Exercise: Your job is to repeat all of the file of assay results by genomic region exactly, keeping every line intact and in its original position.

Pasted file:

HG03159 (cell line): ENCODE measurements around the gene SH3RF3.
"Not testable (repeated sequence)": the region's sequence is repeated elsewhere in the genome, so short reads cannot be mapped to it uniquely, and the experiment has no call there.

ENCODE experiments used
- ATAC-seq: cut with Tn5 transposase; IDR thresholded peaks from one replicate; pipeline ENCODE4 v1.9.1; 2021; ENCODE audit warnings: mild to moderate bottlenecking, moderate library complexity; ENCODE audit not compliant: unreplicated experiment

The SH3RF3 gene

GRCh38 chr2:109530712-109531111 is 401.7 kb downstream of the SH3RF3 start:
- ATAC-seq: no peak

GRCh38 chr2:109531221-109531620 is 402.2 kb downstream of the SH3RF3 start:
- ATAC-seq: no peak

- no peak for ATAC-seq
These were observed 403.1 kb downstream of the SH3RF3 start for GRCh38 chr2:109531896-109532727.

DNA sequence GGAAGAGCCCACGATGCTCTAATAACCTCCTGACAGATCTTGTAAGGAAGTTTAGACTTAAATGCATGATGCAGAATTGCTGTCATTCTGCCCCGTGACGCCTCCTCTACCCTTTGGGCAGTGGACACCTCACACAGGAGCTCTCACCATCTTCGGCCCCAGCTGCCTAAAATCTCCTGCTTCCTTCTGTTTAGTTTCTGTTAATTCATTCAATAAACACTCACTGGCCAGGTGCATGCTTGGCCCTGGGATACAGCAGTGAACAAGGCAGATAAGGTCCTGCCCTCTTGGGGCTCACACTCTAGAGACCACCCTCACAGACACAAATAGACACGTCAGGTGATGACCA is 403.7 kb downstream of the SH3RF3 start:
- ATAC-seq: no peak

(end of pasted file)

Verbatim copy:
HG03159 (cell line): ENCODE measurements around the gene SH3RF3.
"Not testable (repeated sequence)": the region's sequence is repeated elsewhere in the genome, so short reads cannot be mapped to it uniquely, and the experiment has no call there.

ENCODE experiments used
- ATAC-seq: cut with Tn5 transposase; IDR thresholded peaks from one replicate; pipeline ENCODE4 v1.9.1; 2021; ENCODE audit warnings: mild to moderate bottlenecking, moderate library complexity; ENCODE audit not compliant: unreplicated experiment

The SH3RF3 gene

GRCh38 chr2:109530712-109531111 is 401.7 kb downstream of the SH3RF3 start:
- ATAC-seq: no peak

GRCh38 chr2:109531221-109531620 is 402.2 kb downstream of the SH3RF3 start:
- ATAC-seq: no peak

- no peak for ATAC-seq
These were observed 403.1 kb downstream of the SH3RF3 start for GRCh38 chr2:109531896-109532727.

DNA sequence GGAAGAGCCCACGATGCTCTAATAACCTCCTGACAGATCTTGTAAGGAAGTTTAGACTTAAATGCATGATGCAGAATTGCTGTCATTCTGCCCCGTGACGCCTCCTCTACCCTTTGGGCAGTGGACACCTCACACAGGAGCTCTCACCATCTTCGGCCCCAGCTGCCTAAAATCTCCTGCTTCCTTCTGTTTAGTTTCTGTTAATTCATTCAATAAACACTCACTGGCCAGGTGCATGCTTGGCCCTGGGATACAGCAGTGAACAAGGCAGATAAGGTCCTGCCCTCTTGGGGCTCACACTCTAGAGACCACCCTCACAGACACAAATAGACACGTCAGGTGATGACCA is 403.7 kb downstream of the SH3RF3 start:
- ATAC-seq: no peak